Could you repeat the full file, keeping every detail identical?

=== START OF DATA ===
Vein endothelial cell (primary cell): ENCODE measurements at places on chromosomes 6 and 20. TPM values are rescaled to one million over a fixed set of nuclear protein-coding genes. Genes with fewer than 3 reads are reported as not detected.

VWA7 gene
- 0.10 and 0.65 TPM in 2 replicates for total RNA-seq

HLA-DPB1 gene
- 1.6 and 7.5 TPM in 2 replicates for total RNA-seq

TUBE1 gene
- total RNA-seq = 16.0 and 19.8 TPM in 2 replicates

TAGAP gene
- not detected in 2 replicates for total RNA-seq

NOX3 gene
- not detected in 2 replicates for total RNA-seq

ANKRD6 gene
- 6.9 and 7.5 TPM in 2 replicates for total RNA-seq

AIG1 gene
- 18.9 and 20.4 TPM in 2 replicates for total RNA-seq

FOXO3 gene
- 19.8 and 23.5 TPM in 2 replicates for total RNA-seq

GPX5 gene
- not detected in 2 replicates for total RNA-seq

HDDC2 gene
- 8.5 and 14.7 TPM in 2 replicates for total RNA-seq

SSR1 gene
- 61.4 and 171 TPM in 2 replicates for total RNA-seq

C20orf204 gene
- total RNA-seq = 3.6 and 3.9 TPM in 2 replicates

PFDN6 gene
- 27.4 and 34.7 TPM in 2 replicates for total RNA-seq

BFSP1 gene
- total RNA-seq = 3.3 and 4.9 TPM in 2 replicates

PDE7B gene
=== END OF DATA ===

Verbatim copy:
Vein endothelial cell (primary cell): ENCODE measurements at places on chromosomes 6 and 20. TPM values are rescaled to one million over a fixed set of nuclear protein-coding genes. Genes with fewer than 3 reads are reported as not detected.

VWA7 gene
- 0.10 and 0.65 TPM in 2 replicates for total RNA-seq

HLA-DPB1 gene
- 1.6 and 7.5 TPM in 2 replicates for total RNA-seq

TUBE1 gene
- total RNA-seq = 16.0 and 19.8 TPM in 2 replicates

TAGAP gene
- not detected in 2 replicates for total RNA-seq

NOX3 gene
- not detected in 2 replicates for total RNA-seq

ANKRD6 gene
- 6.9 and 7.5 TPM in 2 replicates for total RNA-seq

AIG1 gene
- 18.9 and 20.4 TPM in 2 replicates for total RNA-seq

FOXO3 gene
- 19.8 and 23.5 TPM in 2 replicates for total RNA-seq

GPX5 gene
- not detected in 2 replicates for total RNA-seq

HDDC2 gene
- 8.5 and 14.7 TPM in 2 replicates for total RNA-seq

SSR1 gene
- 61.4 and 171 TPM in 2 replicates for total RNA-seq

C20orf204 gene
- total RNA-seq = 3.6 and 3.9 TPM in 2 replicates

PFDN6 gene
- 27.4 and 34.7 TPM in 2 replicates for total RNA-seq

BFSP1 gene
- total RNA-seq = 3.3 and 4.9 TPM in 2 replicates

PDE7B gene